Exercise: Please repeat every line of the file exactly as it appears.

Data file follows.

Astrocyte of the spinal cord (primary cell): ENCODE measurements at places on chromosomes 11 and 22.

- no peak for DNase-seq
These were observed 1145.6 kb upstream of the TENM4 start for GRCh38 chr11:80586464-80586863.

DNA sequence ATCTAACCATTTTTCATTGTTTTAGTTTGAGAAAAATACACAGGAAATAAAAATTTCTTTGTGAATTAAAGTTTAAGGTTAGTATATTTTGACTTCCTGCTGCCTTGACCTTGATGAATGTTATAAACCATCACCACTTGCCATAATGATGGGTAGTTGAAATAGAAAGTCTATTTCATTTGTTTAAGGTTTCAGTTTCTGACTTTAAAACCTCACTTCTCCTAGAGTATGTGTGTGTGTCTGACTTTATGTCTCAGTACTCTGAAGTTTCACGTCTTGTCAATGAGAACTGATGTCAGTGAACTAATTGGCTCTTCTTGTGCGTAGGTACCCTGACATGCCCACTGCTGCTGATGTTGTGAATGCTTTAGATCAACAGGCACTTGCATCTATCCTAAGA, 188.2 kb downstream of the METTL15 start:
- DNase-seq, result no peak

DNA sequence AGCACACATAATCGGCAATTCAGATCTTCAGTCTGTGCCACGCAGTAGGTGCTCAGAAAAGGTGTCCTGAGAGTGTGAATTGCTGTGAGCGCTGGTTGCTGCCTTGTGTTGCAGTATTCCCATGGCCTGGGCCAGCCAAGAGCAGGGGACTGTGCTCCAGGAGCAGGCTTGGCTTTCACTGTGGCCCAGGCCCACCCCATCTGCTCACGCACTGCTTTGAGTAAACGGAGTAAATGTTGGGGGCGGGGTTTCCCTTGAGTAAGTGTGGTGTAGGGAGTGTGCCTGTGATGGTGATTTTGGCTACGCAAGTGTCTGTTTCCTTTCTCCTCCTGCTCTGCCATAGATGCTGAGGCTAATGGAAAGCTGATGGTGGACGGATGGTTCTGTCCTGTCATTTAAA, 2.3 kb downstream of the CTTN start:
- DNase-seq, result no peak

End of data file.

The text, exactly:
Astrocyte of the spinal cord (primary cell): ENCODE measurements at places on chromosomes 11 and 22.

- no peak for DNase-seq
These were observed 1145.6 kb upstream of the TENM4 start for GRCh38 chr11:80586464-80586863.

DNA sequence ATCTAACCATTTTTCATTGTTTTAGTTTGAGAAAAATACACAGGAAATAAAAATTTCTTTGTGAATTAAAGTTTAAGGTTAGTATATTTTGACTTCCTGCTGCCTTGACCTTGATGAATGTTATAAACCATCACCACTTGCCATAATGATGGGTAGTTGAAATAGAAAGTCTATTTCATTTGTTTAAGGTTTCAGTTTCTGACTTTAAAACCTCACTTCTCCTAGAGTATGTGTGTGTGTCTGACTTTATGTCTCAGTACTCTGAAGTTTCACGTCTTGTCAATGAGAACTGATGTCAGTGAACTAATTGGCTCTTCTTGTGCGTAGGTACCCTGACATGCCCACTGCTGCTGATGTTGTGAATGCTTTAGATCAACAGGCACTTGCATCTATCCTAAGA, 188.2 kb downstream of the METTL15 start:
- DNase-seq, result no peak

DNA sequence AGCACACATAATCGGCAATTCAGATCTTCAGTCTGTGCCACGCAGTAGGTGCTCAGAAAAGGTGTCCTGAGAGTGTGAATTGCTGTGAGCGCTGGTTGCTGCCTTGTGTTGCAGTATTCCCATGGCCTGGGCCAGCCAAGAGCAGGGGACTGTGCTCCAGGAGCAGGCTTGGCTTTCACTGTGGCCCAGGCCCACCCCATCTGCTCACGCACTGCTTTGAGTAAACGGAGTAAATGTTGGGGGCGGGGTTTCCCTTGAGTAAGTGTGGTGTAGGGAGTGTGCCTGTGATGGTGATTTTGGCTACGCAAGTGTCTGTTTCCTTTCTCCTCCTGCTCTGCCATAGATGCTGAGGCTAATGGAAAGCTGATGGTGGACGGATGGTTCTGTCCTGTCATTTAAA, 2.3 kb downstream of the CTTN start:
- DNase-seq, result no peak